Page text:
I noted last week that whilst most precious metals experts were saying this was the time to buy gold Jordan Roy-Byrne of TheDailyGold.com was suggesting a correction may be on the cards. Well, gold did indeed slip – as did the gold miner ETFs (so full marks to JRB) and then on Friday it all bounced back again. Was that it?
Well the obvious point to make - since I don’t have a crystal ball - is that I don’t know. But so far gold has pretty much played out the same pattern it followed in the banking crisis: a steep fall then a recovery before going on to make new highs (eventually). The difference is that the action seems to be playing out in double quick time. So maybe that was the correction and the next few weeks will see gold go up again. But Friday's rise seems to have been as much to do with Donald Trump as much as anything, if you believe the financial commentators: the market was worrying what he might have to say about China so stocks fell and only reversed when he finished speaking and hadn’t started a new cold war. By contrast, gold rose and rose through the day and only gave up a little bit when Trump had finished. But Friday’s data show from the US was once again terrible: the Consumer Sentiment survey fell to a 7-year low against expectations of a rise, the Chicago purchasing managers index had been expected to rise from 35 to 40 but collapsed to just 32, the trade deficit climbed over 7% despite personal spending collapsing by a record 14% in April and if that is not a bit of a worry, Fed Chairman Jerome “Buzz Lightyear” Powell (QE “to infinity……and beyond”) told us that his bailout package had crossed a lot of red lines but the Fed would figure it out later. So that’s all right then! My worry remains that people still do not see the damage done by the coronavirus pin because governments are still sending out helicopter money. In the US over 30 million people have already lost their jobs and here in the UK I fear that the scramble for the dole queue has simply been put off by the government furlough scheme. And even with the furlough scheme we are seeing huge numbers of job losses. From an economic perspective, whilst the damage has been done the worst of the effects have hardly started. And in the US, Jerome Powell reckons his printing press has no limit and inflation will never come as a result.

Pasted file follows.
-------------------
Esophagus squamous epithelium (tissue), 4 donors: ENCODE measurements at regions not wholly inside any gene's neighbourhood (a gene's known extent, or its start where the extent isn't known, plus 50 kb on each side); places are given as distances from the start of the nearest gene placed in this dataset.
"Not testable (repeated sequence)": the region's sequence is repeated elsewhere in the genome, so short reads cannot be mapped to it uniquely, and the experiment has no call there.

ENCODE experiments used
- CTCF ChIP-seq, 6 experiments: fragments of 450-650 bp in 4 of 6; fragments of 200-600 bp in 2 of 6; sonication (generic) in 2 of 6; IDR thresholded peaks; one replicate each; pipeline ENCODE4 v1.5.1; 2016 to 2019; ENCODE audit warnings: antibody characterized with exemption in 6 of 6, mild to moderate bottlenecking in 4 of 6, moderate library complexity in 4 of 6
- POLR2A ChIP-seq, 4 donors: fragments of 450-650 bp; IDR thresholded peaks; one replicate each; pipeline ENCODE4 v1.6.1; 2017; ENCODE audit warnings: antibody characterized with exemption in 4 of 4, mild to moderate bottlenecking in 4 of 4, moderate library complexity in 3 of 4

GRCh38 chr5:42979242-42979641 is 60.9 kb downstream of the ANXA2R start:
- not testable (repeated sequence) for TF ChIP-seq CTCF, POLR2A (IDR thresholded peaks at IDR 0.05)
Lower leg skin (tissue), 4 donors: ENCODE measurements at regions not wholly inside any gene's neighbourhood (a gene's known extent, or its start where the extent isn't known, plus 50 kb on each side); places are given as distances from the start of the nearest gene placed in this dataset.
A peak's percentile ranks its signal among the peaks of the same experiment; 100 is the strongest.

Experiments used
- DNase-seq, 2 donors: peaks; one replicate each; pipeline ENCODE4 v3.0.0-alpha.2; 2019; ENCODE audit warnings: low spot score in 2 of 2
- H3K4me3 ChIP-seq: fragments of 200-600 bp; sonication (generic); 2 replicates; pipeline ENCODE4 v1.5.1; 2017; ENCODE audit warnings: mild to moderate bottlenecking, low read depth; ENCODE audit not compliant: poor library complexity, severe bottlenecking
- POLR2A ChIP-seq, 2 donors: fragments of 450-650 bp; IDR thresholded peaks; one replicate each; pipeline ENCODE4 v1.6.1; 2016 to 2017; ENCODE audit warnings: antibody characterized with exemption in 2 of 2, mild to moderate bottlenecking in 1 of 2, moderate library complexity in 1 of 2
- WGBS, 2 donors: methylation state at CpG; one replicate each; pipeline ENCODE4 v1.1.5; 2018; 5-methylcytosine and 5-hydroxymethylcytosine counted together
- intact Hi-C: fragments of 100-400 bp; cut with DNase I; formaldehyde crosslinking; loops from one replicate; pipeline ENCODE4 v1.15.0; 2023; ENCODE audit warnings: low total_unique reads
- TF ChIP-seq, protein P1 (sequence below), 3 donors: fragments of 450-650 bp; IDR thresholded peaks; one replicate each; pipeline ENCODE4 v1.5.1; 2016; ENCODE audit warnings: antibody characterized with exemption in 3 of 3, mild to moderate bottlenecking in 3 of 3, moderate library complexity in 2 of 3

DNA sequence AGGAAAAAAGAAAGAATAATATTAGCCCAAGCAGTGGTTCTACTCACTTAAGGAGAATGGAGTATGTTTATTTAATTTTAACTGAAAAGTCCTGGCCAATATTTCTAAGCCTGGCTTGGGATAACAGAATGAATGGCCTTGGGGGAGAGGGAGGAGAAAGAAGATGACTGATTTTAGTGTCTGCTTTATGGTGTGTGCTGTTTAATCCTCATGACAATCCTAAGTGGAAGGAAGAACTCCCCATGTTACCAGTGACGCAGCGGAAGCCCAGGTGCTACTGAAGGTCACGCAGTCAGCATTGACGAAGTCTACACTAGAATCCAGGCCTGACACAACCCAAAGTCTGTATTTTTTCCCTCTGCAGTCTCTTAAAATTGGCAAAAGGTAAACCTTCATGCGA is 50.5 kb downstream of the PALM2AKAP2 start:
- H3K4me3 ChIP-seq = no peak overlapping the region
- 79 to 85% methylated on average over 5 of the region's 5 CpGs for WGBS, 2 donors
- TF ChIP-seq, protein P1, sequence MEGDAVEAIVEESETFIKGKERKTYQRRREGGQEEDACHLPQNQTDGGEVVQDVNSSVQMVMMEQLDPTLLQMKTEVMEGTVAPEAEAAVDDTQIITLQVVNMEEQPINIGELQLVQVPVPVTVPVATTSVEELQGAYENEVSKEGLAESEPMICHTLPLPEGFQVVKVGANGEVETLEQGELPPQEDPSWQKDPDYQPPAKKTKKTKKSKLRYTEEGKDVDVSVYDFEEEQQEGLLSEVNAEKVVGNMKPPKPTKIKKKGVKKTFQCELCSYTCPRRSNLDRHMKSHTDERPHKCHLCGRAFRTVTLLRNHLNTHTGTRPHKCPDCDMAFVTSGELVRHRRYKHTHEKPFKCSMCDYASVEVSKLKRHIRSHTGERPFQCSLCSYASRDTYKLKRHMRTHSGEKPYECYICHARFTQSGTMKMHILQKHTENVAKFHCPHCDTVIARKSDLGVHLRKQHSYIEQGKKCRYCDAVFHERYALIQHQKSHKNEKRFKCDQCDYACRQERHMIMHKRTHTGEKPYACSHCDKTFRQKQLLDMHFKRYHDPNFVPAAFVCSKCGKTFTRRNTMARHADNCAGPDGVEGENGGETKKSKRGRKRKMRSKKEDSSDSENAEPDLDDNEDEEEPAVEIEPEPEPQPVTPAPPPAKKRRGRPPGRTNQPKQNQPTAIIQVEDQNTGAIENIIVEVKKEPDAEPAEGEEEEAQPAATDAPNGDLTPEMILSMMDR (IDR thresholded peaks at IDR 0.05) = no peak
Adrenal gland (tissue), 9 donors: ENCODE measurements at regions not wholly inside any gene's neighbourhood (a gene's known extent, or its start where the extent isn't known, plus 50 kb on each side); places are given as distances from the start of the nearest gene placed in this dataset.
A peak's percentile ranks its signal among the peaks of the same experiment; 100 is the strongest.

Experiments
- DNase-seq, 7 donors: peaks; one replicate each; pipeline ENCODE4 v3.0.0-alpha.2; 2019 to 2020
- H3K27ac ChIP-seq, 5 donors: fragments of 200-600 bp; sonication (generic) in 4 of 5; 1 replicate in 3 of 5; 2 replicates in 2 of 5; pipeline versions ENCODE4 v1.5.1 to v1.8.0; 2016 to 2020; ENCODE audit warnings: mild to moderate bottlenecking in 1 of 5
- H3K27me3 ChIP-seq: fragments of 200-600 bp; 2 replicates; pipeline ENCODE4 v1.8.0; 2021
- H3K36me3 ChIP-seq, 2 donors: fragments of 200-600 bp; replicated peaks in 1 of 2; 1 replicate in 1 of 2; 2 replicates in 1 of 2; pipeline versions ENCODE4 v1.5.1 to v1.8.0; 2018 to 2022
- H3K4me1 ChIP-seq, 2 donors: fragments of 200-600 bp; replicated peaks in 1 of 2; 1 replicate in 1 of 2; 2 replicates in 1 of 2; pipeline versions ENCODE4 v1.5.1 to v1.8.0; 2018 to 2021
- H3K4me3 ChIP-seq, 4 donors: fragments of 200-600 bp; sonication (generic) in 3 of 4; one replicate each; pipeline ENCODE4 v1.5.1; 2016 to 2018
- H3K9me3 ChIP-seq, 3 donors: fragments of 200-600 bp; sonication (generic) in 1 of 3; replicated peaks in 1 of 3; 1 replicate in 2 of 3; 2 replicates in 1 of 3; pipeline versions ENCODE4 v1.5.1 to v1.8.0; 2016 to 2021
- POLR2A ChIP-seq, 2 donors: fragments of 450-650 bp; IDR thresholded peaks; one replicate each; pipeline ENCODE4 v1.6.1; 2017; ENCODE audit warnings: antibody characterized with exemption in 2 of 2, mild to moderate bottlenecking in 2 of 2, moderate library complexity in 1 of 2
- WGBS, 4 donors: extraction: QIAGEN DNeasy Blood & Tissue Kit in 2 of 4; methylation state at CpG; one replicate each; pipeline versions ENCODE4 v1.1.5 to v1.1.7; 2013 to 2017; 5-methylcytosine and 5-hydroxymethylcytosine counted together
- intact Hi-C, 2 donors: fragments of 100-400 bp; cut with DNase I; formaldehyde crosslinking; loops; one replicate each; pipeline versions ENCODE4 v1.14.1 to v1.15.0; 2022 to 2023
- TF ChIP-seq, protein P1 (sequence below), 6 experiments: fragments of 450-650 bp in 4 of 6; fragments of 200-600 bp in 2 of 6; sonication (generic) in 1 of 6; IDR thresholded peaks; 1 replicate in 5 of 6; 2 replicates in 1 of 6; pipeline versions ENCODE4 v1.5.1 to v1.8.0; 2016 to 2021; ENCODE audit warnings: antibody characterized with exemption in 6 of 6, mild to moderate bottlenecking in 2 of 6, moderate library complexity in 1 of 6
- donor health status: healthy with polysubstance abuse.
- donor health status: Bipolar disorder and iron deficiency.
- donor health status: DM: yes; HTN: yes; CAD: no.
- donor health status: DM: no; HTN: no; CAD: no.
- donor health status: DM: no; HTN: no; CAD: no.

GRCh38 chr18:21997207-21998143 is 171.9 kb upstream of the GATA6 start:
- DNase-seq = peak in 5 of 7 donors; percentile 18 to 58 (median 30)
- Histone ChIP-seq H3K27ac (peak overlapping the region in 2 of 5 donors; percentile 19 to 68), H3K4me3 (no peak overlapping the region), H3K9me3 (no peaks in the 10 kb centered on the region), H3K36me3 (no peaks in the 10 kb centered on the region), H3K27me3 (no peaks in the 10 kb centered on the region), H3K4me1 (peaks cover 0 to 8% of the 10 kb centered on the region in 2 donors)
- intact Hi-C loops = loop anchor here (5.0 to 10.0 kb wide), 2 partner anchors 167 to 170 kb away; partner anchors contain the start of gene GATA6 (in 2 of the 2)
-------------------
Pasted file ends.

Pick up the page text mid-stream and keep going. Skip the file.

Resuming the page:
But there is another reason for a bit of optimism: Silver has been on the rise and having been less that one hundredth of the price of gold a few weeks back, gold is now ninety-six time the price of silver. As the second player in the precious metals team, this renewed strength is positive and could signal a broadening of the appeal of the precious metals space. Historically, in a gold bull market, silver tends to outperform gold and at the peak of the post financial crisis bull run the gold-silver price ratio was in the thirties: there is a long way to go! In the futures market, whilst gold futures have tended to sit a little higher than the spot price in recent times, this past week saw that reversed – until Friday. I’m not sure quite what to make of that but clearly some players thought gold was going to reverse and the snap back to a premium seems to suggest that a correction may indeed have played out already. As we head in to June, the play-out of the June futures contract will be a beer and popcorn moment: will my suggestion of a squeeze on shorts - a reversal of the oil futures market when the market was paying people to take the black gold off their hands - come to fruition? If so, as the clock ticks down over the next few weeks, we should see some interesting action. For the record, Jordan Roy-Byrne was saying HERE that on balance he would still hold off buying for now (but don’t sell) as he wouldn’t expect a correction at this stage to play out in just a week. But overall his analysis is that this slippage is textbook stuff and if gold can get past the $1900 level then his measured upside is to $2,750. The technical setup for gold is bullish in the longer term but not quite so strong in the immediate term and he suggests we should take our cues from the gold-mining stocks as he views them as they are a better leading indicator. So from that perspective, the GDX ETF (large gold miners) put in a low point of $32.5 - a whisker above the $32 breakout mark in April - and now sits at $32.33. Meanwhile GDXJ - its so-called junior brother, although these are still pretty big stocks - hasn’t yet quite had a breakout but is once again sitting pretty much bang on the line at $46.08 having bottomed out at $42.92 on Wednesday. The way that gold sold off and then recovered with such spectacular speed as the market was hit by the coronavirus pin leads me to suspect that we could indeed have seen a mini-correction play out already. Without a crystal ball we shall have to wait and see, but I would far sooner be long than short (and I am long!).